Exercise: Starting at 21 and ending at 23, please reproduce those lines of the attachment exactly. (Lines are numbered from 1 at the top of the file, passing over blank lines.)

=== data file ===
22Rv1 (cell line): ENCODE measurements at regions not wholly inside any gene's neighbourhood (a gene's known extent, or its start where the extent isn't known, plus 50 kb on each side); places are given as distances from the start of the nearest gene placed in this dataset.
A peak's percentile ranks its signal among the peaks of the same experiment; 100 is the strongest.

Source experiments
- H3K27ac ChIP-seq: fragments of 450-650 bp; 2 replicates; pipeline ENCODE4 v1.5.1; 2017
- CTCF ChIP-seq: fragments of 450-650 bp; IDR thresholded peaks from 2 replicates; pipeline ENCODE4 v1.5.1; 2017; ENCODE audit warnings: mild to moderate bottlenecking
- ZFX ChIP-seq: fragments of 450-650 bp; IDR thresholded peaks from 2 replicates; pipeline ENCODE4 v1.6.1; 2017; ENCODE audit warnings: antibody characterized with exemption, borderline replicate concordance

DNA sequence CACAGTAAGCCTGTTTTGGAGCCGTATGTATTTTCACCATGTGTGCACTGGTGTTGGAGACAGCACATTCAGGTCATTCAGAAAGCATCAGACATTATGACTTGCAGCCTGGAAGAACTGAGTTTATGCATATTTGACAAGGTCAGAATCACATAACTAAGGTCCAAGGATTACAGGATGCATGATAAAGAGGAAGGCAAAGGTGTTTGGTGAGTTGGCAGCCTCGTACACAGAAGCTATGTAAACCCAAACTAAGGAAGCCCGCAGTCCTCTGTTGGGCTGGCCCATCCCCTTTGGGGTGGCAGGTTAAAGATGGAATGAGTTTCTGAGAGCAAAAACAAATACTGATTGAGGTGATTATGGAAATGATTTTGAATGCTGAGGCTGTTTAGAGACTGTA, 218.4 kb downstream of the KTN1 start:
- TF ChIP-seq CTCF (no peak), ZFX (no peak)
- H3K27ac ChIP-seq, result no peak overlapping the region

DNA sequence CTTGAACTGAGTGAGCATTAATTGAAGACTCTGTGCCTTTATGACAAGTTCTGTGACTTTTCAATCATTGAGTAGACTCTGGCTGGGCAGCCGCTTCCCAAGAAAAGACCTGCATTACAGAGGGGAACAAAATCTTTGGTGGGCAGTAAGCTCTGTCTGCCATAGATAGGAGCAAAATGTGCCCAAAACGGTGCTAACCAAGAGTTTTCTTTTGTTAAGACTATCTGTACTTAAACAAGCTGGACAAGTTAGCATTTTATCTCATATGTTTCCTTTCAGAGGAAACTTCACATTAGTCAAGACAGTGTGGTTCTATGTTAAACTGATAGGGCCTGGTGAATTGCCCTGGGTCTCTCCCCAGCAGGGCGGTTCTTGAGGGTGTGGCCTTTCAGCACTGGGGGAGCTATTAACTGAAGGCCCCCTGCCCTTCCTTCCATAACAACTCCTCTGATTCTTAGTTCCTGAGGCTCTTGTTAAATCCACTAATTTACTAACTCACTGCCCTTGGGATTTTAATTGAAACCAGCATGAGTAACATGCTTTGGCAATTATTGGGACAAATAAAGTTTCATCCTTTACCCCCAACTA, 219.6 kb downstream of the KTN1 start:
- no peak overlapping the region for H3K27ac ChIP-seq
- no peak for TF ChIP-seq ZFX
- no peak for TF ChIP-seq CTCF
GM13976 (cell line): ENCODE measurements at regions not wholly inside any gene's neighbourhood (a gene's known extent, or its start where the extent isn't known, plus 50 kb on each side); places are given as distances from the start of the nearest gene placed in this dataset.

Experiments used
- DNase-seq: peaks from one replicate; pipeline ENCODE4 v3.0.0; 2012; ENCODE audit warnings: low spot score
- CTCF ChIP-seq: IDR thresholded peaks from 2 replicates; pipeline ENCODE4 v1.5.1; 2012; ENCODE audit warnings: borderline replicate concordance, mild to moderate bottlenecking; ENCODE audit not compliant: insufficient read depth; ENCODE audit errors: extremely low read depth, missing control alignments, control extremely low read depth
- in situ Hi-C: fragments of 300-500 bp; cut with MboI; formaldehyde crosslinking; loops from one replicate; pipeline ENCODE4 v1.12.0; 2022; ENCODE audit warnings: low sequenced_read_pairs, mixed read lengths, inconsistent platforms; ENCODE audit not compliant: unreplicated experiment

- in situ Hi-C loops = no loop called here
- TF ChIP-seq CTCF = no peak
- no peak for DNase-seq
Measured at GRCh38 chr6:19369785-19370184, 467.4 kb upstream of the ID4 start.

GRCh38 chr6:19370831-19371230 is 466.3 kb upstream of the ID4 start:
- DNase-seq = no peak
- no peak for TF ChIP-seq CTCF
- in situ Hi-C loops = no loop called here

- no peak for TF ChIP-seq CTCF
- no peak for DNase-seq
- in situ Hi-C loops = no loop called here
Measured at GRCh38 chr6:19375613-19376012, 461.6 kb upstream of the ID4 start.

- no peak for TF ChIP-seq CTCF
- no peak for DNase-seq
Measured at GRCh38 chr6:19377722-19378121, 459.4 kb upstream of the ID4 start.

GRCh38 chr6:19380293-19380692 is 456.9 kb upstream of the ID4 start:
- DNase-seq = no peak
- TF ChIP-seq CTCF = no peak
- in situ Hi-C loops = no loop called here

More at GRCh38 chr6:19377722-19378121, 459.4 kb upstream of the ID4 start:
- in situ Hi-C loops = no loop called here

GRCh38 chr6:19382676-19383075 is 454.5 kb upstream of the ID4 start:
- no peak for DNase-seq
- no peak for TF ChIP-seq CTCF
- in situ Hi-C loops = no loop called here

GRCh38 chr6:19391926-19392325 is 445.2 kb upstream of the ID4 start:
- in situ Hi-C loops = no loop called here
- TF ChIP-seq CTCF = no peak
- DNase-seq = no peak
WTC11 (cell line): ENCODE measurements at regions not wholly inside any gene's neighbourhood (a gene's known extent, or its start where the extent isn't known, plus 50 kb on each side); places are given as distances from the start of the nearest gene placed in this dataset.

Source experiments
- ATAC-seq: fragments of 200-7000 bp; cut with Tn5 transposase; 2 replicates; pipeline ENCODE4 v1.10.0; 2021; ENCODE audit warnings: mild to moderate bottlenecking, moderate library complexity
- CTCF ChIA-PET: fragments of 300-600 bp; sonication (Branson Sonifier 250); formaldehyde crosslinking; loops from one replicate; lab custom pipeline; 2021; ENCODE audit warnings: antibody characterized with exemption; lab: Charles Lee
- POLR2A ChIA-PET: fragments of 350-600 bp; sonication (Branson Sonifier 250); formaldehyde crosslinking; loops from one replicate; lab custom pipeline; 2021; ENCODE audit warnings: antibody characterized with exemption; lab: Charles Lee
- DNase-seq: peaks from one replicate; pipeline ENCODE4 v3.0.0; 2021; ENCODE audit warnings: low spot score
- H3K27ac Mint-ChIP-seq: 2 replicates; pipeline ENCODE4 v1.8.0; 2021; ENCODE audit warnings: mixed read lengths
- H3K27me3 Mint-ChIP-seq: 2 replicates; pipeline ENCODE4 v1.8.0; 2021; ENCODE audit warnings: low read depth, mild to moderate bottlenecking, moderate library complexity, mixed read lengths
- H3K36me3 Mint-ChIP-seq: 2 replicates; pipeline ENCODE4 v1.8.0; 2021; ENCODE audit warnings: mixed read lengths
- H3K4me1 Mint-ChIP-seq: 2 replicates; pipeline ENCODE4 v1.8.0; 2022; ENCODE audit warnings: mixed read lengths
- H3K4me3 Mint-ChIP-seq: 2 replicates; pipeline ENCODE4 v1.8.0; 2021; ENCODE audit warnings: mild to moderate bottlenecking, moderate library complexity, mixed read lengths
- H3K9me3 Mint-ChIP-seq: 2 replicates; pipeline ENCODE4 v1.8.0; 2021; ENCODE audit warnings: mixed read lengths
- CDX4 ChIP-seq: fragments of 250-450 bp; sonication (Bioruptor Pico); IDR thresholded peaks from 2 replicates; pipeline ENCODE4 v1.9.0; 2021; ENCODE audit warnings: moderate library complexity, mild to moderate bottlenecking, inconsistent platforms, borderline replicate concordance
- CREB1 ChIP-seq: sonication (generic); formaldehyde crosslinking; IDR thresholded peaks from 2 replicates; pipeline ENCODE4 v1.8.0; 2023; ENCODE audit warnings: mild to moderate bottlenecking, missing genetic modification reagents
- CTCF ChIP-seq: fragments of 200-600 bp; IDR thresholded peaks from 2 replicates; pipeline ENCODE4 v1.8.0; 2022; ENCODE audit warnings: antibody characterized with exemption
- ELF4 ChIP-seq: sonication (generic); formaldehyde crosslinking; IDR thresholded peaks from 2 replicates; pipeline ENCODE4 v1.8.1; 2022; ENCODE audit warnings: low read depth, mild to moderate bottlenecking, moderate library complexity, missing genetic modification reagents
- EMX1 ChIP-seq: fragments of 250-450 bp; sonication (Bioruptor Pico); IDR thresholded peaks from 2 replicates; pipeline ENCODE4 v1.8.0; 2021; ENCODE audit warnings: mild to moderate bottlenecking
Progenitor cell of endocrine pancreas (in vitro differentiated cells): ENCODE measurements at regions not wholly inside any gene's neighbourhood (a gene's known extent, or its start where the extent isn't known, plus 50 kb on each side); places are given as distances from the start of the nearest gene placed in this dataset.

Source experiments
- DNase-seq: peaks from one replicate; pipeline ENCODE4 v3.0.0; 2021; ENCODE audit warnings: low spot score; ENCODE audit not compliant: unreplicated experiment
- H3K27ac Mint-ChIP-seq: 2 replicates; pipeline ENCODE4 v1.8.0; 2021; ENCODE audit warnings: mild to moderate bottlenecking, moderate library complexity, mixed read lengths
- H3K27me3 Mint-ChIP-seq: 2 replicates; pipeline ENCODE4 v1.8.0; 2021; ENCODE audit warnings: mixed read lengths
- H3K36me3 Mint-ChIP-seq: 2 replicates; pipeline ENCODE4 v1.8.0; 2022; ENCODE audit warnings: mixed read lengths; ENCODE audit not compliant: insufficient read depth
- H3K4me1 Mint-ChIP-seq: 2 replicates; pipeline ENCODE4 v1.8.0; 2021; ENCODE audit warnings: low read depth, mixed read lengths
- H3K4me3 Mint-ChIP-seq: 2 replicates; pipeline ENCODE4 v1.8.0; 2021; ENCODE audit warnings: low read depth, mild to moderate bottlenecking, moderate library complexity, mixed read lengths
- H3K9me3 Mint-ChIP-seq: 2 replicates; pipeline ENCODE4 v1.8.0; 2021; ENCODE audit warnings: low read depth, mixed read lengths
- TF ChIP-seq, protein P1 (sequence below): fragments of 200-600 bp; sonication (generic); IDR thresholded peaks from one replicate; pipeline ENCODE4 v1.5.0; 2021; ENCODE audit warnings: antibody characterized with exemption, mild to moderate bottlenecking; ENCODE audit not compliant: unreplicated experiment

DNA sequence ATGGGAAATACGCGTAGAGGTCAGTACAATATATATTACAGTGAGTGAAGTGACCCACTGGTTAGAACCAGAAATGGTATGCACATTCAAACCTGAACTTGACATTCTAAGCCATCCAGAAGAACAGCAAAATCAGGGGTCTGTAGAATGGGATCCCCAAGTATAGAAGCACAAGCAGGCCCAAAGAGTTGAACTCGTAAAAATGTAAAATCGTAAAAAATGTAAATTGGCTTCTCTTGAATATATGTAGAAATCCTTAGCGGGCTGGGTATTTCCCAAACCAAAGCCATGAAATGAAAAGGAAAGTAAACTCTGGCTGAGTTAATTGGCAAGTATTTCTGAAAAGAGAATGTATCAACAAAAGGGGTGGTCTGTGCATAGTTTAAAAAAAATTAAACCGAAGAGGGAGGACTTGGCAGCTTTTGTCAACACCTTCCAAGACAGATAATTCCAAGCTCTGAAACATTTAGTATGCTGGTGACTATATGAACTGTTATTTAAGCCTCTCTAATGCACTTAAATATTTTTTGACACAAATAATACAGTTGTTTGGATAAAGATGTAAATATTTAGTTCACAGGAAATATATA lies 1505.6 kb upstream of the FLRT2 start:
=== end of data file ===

- no peak for DNase-seq
Measured at GRCh38 chr6:19369785-19370184, 467.4 kb upstream of the ID4 start.

GRCh38 chr6:19370831-19371230 is 466.3 kb upstream of the ID4 start: